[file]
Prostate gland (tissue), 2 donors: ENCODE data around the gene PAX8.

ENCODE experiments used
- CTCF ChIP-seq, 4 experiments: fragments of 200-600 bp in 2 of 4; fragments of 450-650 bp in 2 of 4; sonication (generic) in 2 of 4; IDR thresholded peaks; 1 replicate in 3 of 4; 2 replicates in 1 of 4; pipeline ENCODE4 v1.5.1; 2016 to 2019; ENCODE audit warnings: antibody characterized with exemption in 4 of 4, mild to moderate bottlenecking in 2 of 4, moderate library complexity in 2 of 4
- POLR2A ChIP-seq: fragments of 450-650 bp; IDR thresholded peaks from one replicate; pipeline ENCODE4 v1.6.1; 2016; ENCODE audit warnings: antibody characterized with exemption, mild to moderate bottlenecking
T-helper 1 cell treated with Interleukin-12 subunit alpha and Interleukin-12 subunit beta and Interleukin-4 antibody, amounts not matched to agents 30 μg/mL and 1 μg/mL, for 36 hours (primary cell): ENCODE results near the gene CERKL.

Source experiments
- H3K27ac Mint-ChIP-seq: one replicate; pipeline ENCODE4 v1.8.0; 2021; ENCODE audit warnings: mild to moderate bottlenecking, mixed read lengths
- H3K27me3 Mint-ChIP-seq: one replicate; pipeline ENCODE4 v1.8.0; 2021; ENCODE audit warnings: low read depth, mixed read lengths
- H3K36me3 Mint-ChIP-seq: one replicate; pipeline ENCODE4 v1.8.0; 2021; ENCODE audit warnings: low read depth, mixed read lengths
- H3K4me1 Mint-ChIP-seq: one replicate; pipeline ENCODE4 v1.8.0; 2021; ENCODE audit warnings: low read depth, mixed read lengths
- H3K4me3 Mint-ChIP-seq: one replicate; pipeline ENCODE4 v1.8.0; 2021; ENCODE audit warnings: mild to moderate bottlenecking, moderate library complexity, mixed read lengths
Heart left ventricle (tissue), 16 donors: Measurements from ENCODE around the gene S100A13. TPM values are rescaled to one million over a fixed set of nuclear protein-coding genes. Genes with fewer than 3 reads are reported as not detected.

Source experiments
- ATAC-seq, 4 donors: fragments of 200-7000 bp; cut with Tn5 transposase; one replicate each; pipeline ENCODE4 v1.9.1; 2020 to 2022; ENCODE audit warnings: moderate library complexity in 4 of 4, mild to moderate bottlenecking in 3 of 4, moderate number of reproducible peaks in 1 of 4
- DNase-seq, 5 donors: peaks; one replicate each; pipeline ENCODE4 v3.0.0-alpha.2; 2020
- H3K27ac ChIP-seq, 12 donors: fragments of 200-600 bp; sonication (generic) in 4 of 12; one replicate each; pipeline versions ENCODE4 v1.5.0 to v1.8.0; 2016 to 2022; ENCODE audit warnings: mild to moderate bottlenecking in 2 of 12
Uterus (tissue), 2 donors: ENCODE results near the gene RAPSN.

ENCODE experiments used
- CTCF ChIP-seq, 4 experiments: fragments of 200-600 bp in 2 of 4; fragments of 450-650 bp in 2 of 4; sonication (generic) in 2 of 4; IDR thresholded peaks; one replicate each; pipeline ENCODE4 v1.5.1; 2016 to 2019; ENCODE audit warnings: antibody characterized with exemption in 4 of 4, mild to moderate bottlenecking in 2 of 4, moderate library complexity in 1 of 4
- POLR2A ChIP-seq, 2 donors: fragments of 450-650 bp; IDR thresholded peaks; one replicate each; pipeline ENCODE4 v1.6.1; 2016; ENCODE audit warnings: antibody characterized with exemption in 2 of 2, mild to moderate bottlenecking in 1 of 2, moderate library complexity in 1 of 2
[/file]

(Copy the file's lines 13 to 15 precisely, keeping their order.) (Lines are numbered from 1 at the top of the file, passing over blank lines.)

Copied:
Source experiments
- ATAC-seq, 4 donors: fragments of 200-7000 bp; cut with Tn5 transposase; one replicate each; pipeline ENCODE4 v1.9.1; 2020 to 2022; ENCODE audit warnings: moderate library complexity in 4 of 4, mild to moderate bottlenecking in 3 of 4, moderate number of reproducible peaks in 1 of 4
- DNase-seq, 5 donors: peaks; one replicate each; pipeline ENCODE4 v3.0.0-alpha.2; 2020